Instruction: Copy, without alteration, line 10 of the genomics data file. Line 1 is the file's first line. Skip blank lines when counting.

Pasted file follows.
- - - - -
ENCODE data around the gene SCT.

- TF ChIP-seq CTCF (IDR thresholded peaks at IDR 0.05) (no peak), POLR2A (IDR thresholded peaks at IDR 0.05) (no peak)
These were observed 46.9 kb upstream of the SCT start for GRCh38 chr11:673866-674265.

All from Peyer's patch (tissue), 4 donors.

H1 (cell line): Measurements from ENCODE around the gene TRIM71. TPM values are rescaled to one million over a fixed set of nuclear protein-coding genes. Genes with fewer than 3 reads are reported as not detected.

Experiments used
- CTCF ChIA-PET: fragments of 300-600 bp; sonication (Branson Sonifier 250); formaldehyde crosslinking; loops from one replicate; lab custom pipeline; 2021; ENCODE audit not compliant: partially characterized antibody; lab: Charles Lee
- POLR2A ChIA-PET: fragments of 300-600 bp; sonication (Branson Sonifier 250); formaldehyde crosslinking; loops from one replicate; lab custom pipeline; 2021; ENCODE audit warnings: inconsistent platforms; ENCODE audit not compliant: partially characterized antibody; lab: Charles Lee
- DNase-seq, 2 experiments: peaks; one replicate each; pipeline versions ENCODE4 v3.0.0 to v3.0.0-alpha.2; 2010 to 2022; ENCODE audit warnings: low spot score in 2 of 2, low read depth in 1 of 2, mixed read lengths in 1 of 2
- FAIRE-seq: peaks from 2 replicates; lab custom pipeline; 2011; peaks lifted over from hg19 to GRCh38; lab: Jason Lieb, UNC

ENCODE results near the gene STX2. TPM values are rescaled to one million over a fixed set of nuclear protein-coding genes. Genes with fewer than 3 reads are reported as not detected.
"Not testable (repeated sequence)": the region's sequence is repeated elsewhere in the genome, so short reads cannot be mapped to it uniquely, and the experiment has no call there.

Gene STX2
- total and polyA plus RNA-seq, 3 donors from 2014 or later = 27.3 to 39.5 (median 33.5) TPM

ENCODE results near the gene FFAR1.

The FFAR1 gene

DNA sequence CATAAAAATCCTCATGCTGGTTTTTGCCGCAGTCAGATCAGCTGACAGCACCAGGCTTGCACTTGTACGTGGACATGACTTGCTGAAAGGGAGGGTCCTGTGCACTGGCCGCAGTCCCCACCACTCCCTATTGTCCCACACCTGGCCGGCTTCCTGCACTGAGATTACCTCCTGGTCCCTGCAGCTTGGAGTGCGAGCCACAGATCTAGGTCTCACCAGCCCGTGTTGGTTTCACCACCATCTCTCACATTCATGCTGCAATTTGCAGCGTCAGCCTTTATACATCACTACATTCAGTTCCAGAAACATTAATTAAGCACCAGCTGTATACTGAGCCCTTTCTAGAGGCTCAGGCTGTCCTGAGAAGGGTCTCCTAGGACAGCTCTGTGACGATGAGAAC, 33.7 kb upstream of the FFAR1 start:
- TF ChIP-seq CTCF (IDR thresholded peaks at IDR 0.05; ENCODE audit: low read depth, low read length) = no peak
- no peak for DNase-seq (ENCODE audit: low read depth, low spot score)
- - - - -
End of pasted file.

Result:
- FAIRE-seq: peaks from 2 replicates; lab custom pipeline; 2011; peaks lifted over from hg19 to GRCh38; lab: Jason Lieb, UNC